First time I met Wole Soyinka, I was 16.
I didn’t sleep that night. I kept thinking about him.
Second time, I was yet to clock 22. In far away India and I spent time with him and even interviewed him, for the Guardian with my publisher and publicist. I sat very close to him on a couch at the very expensive Rambagh Hotel in Jaipur, chuckling and listening to his sonorous voice, melding out strange words I could only see in dictionaries. Few people usually use those words, except these young writers who want to sound like him. But they end up, skimming through pages of Oxford Advanced Dictionary each time they want to write a sentence.
When I got back to my hotel room, I couldn’t sleep too. I kept uploading the pictures I had taken with him to my Facebook account, before I realized it was a dream. Yes, I didn’t want to sleep, wake up and realize that it was a dream.
It was no dream.
Soyinka has cast a spell on a lot of people. He doesn’t know this. I’m one of them. I know someone whose last wish is to meet Wole Soyinka. But what makes him very special? Seriously, I can’t tell. You know. We know. But I can’t tell.
Last week, over drinks, we discussed the Power of Celebrity. I’ve met and interacted (oh yes, I need to blow my trumpet) with great musicians (like Sting), to amazing actors and actresses (like Nollywood’s Onyeka Onwenu and Bollywood’s Om Puri) and to wonderful intellects (like William Darylmple and Wole Soyinka). After meeting these people, I’ve wondered what makes them special. I’ve wondered why most of us don’t dare to go close to them. I wonder why we always assume they are arrogant. I wonder why we hate them. I wonder why we don’t want to stop talking about them. At bars. At clubs. At restaurants. Even at brothels.
I cracked a joke that these celebrities wear their pants, putting one leg after another. They stand in the shower naked. They don’t stand when they are shitting. They sit too and wipe their butts with toilet rolls. Sorry I had to say that. But why is it that we make these people god and then start criticizing them when they start acting like gods? Do we let them jump buses without gathering to stare at them and giggling? Do we let them eat at cheap restaurants without judging them? Do we even let them go to the cinemas unnoticed? Do we not expect all of them to own cars? Why do we bother ourselves with what they wear? Why are we concerned about their private lives, even when they don’t know us? We even discuss their sexuality when they don’t know of our existence.
At Bogobiri last week, I told Nneka that I’m in love with her. I didn’t know when that popped out. She is mild and gentle, but speaks deeply. I had always watched her from afar, till a friend introduced me to her, in regards to my film project and I realized how laidback she is. And how humble too! You know, everything about her is simple. Her dress sense. Her language. Her life. Everything. And then you wish you want to live her Life. But she will gladly say, ‘No. You don’t know what I’m going through.’ For she has stopped going to the beaches. ‘I had to cut that part of my life off,’ she said. But why? Because she can’t be at the beach and people won’t gather to stare at her. Yes, this is a natural thing. It’s done all over the world.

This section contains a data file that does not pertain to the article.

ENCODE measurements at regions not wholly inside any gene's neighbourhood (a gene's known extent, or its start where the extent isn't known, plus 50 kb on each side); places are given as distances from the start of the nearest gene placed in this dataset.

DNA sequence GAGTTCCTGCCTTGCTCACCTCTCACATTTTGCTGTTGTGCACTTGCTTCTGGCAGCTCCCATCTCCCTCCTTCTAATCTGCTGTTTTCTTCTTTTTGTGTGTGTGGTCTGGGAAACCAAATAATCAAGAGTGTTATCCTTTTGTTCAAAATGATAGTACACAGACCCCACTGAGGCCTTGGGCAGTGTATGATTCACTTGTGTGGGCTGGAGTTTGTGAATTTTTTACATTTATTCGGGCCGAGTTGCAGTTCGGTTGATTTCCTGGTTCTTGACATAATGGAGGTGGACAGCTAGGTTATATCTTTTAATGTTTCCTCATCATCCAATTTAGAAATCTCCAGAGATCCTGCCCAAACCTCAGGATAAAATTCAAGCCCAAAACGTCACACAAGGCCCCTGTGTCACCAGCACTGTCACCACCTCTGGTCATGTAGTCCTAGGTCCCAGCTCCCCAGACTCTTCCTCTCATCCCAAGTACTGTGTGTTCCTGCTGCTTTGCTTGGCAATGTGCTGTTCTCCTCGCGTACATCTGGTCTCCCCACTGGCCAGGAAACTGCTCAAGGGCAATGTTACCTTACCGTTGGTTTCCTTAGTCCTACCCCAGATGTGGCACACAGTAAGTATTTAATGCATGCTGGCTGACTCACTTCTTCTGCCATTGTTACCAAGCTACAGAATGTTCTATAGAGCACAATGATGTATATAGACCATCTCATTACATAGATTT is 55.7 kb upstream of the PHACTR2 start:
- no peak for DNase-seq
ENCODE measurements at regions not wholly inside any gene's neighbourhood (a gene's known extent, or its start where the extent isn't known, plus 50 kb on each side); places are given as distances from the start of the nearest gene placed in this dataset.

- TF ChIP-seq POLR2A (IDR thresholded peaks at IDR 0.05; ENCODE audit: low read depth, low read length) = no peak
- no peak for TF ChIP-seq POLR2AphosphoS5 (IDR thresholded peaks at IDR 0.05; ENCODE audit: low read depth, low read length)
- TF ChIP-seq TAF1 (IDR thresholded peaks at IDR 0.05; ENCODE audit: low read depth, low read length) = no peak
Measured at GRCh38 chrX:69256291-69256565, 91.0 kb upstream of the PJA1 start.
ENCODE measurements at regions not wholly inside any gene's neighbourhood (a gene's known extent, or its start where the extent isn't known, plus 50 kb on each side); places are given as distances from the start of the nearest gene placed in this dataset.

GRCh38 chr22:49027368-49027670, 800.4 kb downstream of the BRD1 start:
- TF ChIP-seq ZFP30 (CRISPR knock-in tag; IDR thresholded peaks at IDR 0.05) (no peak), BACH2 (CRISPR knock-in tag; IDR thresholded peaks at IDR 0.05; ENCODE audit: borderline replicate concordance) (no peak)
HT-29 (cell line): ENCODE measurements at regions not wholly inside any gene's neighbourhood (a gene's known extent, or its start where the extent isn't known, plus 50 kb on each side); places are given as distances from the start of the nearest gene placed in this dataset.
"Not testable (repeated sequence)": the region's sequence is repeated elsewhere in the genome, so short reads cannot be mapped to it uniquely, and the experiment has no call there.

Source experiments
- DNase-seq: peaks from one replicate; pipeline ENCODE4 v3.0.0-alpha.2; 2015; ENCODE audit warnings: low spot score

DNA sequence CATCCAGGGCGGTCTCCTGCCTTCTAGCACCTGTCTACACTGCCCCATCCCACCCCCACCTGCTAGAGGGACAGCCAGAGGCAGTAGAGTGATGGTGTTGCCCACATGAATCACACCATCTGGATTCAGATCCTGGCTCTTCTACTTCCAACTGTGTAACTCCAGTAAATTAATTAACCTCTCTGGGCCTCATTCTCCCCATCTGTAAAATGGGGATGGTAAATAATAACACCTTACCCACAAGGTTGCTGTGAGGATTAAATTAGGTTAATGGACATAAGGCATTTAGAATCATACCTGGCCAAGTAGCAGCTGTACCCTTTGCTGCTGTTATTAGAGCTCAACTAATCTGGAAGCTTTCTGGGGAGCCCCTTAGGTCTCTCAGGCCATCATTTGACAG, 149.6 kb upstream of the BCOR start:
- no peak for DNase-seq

More name-dropping, please? Yes, boss: World’s youngest full-time writer, 22 year-old Jyoti Guptara is my close friend. The youngest to have his piece published in the Wall Street Journal. We belong to the same organization, SANDBOX. Infact, he served as my referee for my membership into SANDBOX. We met in Delhi, while he was a writer-in-residence at St. Stephen’s College, Delhi University. He’s popular all over Europe (and doesn’t have the long hair that launched him into stardom long ago), so walking around Delhi, even having that sumptuous lunch at City Walk was no problem, as no one could recognize him. So, we were completely obscured. We could do anything, because we were not known there, except in the midst of Delhi writers. Oh yes, Delhi writers are celebrities too, so they don’t give a damn. Good thing for Jyoti, no one, apart from the writers, recognized who he was!
My friend, David Nnaji can’t jump buses anymore. If he does, definitely a kid on the bus would tap his mother by the hand and say, “See Ifeanyi in Dear Mother.” And they will giggle. Everyone would turn to him. He would smile back at them say, “Hi.” That is good, but that I find irritating that he even responds. Maybe, he doesn’t want them to feel he’s arrogant? Or something? It has happened severally. Even while we were drinking at Griller’s Café; some girl started giggling when his glass of beer crashed on the table. I mean, what-the-fuck? Are they not supposed to make mistakes too? Are they so perfect? We make them gods and when they start misbehaving, we begin to complain. Why so? Why can’t we just deal with what we started?